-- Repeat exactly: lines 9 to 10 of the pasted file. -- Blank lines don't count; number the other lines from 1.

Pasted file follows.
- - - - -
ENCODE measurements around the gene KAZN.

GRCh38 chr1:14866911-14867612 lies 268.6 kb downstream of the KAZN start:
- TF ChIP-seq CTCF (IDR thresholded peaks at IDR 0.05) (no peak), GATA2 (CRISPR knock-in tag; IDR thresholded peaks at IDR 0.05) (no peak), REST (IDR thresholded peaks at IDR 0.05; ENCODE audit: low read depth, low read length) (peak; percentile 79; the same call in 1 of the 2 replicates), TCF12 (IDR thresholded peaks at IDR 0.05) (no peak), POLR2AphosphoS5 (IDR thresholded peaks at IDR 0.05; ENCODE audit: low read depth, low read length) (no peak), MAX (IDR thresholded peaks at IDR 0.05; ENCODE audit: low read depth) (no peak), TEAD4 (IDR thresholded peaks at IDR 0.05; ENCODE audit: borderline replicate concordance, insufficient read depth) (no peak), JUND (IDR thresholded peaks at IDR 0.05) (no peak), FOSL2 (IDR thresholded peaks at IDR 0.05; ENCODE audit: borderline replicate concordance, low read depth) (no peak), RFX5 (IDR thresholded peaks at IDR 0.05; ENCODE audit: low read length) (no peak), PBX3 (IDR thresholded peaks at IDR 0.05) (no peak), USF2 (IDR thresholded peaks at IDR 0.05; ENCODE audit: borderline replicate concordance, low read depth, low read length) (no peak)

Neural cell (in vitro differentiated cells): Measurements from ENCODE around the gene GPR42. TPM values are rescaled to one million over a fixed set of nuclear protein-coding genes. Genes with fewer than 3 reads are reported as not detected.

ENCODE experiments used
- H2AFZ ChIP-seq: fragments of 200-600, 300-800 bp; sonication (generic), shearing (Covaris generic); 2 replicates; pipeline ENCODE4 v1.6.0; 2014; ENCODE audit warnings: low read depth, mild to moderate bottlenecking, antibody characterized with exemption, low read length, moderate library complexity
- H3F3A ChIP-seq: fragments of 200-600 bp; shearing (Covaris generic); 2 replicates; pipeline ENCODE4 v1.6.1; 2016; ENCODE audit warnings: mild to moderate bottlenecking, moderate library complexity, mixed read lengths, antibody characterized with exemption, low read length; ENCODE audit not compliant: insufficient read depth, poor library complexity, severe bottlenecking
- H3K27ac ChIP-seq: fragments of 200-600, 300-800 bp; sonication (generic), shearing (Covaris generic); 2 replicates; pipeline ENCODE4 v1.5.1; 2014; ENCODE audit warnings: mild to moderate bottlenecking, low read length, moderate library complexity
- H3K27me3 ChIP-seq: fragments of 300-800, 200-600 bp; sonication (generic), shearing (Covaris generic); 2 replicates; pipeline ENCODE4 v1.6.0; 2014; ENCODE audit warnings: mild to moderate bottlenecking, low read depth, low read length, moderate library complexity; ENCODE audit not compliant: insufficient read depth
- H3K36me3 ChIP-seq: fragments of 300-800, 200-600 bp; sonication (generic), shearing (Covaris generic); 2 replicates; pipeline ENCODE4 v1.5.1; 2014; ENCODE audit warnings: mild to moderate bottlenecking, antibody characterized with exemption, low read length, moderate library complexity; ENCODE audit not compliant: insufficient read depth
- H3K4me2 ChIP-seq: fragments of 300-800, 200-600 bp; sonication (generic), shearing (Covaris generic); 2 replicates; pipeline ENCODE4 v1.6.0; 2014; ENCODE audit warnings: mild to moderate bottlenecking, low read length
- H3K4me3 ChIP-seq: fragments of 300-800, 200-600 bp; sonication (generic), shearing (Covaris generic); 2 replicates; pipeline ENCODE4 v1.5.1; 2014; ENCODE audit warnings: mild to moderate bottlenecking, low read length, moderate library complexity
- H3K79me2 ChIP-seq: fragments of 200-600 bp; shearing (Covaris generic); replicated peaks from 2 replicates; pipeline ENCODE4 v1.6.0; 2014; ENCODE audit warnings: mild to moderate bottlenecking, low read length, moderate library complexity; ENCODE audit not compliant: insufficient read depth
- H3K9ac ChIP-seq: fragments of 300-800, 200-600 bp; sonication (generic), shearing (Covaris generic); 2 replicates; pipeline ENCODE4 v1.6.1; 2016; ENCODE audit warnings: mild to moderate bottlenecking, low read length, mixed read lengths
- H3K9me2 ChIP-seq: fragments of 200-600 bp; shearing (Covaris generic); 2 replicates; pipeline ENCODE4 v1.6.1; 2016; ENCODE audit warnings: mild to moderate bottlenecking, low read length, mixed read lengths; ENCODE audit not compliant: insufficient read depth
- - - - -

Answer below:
- H3K27me3 ChIP-seq: fragments of 300-800, 200-600 bp; sonication (generic), shearing (Covaris generic); 2 replicates; pipeline ENCODE4 v1.6.0; 2014; ENCODE audit warnings: mild to moderate bottlenecking, low read depth, low read length, moderate library complexity; ENCODE audit not compliant: insufficient read depth
- H3K36me3 ChIP-seq: fragments of 300-800, 200-600 bp; sonication (generic), shearing (Covaris generic); 2 replicates; pipeline ENCODE4 v1.5.1; 2014; ENCODE audit warnings: mild to moderate bottlenecking, antibody characterized with exemption, low read length, moderate library complexity; ENCODE audit not compliant: insufficient read depth